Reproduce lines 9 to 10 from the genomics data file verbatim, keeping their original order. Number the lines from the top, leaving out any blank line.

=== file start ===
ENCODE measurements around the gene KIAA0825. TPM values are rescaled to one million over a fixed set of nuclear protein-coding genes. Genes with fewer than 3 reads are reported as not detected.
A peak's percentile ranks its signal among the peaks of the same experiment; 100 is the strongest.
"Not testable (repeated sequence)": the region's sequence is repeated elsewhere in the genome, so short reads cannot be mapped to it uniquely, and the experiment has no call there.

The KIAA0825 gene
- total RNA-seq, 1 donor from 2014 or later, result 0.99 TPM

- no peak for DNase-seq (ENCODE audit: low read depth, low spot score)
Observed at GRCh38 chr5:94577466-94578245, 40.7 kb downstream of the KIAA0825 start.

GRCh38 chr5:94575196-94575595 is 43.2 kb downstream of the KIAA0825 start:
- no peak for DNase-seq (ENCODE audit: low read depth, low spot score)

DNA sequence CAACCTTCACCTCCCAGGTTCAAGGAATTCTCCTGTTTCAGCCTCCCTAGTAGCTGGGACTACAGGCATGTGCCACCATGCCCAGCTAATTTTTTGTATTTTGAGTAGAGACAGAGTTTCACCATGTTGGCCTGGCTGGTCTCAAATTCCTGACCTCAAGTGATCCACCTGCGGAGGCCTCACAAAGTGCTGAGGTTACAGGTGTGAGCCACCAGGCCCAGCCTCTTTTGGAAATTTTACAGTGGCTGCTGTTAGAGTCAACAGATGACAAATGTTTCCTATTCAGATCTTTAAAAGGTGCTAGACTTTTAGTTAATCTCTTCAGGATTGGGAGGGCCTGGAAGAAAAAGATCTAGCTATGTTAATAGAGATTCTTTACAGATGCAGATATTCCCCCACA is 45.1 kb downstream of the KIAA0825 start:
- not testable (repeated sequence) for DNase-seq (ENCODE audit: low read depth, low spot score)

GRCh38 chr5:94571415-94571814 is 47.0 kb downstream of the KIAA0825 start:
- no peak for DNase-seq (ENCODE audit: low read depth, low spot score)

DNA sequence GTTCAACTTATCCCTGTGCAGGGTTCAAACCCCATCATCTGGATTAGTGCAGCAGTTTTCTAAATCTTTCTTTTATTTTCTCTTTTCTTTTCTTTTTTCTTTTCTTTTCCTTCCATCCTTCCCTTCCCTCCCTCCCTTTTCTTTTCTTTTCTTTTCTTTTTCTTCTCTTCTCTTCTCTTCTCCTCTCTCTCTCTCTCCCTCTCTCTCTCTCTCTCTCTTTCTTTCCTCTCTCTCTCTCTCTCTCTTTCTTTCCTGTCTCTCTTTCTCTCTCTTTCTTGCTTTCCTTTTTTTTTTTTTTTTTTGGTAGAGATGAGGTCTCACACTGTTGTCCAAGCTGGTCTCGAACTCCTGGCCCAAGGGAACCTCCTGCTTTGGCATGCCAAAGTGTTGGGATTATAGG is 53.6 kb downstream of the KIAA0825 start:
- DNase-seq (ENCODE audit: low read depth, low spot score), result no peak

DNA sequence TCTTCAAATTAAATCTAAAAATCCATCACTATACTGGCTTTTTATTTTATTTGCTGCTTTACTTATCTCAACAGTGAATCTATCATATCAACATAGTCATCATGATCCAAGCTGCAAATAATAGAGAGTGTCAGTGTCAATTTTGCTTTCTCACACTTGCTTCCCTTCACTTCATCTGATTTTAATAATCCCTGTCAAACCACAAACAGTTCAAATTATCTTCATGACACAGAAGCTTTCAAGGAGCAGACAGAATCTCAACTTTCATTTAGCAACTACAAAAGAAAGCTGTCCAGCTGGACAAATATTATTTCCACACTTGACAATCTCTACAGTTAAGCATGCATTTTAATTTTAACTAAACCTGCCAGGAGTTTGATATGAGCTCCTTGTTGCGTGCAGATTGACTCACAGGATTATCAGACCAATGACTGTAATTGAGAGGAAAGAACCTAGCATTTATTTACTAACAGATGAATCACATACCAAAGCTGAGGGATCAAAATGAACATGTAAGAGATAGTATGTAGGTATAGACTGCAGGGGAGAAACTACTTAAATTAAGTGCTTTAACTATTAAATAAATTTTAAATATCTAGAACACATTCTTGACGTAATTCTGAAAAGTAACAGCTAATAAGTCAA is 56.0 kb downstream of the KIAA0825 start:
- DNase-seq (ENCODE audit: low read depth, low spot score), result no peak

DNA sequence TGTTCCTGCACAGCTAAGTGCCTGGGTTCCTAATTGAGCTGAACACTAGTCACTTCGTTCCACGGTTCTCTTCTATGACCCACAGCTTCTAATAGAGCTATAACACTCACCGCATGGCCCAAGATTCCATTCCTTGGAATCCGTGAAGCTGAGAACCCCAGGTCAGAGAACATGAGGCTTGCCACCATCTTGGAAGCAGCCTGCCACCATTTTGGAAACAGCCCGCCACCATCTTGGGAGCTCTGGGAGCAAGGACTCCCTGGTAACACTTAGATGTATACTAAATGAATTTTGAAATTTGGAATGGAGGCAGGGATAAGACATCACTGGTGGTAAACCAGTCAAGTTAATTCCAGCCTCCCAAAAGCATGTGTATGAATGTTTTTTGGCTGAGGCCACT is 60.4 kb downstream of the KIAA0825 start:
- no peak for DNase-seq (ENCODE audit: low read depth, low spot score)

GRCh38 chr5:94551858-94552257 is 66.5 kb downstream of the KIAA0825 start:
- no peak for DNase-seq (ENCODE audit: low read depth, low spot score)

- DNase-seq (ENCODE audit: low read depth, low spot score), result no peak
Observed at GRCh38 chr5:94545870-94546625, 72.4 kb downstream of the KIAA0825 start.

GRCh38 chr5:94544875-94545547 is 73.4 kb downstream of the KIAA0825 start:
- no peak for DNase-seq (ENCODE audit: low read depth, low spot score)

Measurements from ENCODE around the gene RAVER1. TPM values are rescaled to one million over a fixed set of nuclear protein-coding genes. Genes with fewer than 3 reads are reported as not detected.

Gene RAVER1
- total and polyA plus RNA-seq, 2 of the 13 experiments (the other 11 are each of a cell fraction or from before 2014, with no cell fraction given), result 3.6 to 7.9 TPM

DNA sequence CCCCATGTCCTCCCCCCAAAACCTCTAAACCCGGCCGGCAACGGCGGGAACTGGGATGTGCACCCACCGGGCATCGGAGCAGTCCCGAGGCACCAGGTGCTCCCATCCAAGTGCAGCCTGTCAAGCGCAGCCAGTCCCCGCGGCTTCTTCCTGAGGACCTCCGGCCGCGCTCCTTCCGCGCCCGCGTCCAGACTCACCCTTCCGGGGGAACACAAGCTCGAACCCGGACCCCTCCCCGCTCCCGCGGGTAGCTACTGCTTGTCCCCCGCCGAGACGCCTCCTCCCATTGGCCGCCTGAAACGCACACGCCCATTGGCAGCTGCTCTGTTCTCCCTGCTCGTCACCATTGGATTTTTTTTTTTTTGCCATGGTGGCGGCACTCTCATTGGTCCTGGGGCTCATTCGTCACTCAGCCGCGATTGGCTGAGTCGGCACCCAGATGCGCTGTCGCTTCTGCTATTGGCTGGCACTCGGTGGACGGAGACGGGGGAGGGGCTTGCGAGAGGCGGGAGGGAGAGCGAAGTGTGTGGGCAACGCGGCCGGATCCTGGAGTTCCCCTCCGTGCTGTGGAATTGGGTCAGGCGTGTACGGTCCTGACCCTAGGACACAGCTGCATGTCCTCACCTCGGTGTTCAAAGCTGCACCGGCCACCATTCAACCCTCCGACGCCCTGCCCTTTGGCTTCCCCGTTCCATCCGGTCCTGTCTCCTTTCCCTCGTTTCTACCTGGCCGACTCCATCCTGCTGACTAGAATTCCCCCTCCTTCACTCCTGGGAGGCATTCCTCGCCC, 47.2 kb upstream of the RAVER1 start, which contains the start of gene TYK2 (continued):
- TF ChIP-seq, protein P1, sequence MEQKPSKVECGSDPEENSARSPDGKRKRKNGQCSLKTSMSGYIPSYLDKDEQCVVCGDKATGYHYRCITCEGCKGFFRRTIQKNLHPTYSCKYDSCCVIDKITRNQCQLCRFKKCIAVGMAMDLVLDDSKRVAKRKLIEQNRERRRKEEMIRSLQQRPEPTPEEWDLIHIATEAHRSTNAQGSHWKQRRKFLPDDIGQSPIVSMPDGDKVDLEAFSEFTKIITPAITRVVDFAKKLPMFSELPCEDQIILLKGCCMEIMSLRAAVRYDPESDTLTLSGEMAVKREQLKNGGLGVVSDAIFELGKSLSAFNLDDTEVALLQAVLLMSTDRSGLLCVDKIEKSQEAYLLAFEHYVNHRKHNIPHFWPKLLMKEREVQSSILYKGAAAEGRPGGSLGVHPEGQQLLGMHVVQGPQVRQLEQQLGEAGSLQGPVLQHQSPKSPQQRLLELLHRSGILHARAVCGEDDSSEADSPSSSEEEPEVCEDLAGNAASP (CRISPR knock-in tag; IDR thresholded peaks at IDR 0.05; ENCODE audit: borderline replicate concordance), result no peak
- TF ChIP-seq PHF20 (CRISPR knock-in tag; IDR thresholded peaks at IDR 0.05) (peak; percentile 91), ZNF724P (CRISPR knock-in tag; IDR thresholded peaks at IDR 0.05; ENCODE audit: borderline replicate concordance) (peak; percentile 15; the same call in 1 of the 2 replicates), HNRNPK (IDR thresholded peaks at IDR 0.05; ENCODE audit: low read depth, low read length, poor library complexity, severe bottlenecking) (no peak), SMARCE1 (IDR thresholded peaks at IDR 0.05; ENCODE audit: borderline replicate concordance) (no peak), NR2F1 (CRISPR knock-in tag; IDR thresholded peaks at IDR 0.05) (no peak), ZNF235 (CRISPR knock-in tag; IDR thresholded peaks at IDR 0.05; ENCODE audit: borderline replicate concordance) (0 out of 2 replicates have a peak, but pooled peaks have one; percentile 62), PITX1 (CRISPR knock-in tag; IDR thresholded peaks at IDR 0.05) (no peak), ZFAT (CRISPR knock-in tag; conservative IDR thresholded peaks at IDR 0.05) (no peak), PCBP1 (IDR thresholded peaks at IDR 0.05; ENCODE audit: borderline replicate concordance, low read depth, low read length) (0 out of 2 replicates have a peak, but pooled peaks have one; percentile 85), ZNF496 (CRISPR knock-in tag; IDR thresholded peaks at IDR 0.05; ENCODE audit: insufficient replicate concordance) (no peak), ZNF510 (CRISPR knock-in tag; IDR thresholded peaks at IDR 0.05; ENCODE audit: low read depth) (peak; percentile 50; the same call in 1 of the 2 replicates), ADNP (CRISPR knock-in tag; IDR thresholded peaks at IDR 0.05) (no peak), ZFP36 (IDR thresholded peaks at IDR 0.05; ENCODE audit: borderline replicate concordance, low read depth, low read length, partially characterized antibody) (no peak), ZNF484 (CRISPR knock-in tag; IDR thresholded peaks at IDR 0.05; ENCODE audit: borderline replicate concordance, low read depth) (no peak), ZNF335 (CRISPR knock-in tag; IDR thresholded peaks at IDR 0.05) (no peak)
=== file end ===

- no peak for DNase-seq (ENCODE audit: low read depth, low spot score)

DNA sequence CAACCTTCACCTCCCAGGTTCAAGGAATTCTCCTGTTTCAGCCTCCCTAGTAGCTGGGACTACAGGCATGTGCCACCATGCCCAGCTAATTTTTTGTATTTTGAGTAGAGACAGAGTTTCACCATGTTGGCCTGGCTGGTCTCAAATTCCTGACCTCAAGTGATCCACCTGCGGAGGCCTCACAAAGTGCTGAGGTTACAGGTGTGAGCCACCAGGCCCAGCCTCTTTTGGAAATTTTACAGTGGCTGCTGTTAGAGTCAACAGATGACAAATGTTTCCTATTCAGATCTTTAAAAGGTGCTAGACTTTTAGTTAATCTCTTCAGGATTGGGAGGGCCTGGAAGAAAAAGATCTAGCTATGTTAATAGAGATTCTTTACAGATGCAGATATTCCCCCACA is 45.1 kb downstream of the KIAA0825 start: